My friend Doug Geivett and I are in the beginning stages of developing a new version of a moral argument for theism. The argument is meant to be one part of a cumulative case, and not a stand-alone argument. In one portion of the argument, we argue that particular virtues, such as patience, humility, and forgiveness, are conceptually flawed and practically undermined if they do not include divine intentionality, that is, if they are not related to God in particular ways. This is all very rough at this point, including the following discussion of patience, but the point is to use the blog to think out loud as we develop the case. So any suggestions or objections are welcome.
Consider the virtue of patience. I think it is clear that it is reasonable to be patient. But certain forms of patience are not reasonable, if naturalism is true. On naturalism, I can be patient in line at the store, or with other drivers, or with my children, because of the therapeutic and relational value of patience in these realms. However, the naturalist cannot as easily account for the patient endurance of suffering or trials, in the following way. What am I waiting for, in the midst of terminal illness, challenging trials and tribulations, or an apparently irresolvable situation, when the desired states of affairs are outside of my ability to bring about? On naturalism I’m waiting for “my luck to change” or something along those lines (and whatever that means). This seems to be a weak basis for patience, and not a good reason to think that whatever I am waiting for will in fact occur. On naturalism, the attitude is “Wait and see.” By contrast, on theism I am waiting for God to come through. The attitude is not merely wait and see, but rather “Wait and see how God will prove his faithfulness.” For the theist there are positive reasons for patience, for expecting something good, sooner or later, to happen. There are reasons to be hopeful in patience. This is not the case on naturalism, making patience in many contexts, for the naturalist, irrational.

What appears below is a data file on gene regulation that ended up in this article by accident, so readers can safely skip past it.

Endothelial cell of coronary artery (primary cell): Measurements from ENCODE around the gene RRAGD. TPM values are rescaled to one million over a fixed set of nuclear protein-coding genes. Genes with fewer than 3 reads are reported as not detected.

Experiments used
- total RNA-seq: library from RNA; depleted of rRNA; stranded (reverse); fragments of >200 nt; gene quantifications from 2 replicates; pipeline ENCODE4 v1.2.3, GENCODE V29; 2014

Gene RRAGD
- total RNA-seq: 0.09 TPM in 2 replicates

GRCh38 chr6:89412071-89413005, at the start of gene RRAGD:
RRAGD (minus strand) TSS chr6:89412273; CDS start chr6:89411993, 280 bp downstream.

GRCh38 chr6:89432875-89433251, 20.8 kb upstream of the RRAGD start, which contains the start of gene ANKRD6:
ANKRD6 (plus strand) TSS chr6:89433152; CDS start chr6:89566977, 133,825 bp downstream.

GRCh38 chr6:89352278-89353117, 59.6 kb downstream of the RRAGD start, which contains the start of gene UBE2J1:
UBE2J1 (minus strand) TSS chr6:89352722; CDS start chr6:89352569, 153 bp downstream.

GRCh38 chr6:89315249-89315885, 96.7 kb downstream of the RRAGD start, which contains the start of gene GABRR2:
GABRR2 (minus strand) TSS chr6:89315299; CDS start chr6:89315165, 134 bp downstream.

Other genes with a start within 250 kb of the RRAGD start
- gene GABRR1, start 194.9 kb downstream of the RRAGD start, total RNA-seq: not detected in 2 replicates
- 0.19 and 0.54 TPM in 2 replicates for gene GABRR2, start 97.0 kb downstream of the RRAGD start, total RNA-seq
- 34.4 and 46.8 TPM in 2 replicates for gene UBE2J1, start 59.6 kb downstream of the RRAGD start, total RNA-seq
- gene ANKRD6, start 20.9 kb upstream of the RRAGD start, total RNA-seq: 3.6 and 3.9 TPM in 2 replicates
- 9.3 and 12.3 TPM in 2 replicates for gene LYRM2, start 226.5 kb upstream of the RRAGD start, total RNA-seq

The argument with respect to patience, then, is this:
(1) It is reasonable to have and exercise patience.
(2) Christian theism can give a better account of (1) in certain contexts compared to naturalism.
(3) The reasonableness of patience in these contexts is a piece of evidence favoring Christian theism over naturalism.
For those readers interested in moral arguments, I recommend the recent book by Dave Baggett and Jerry Walls, Good God: The Theistic Foundations of Morality (Oxford University Press, 2011).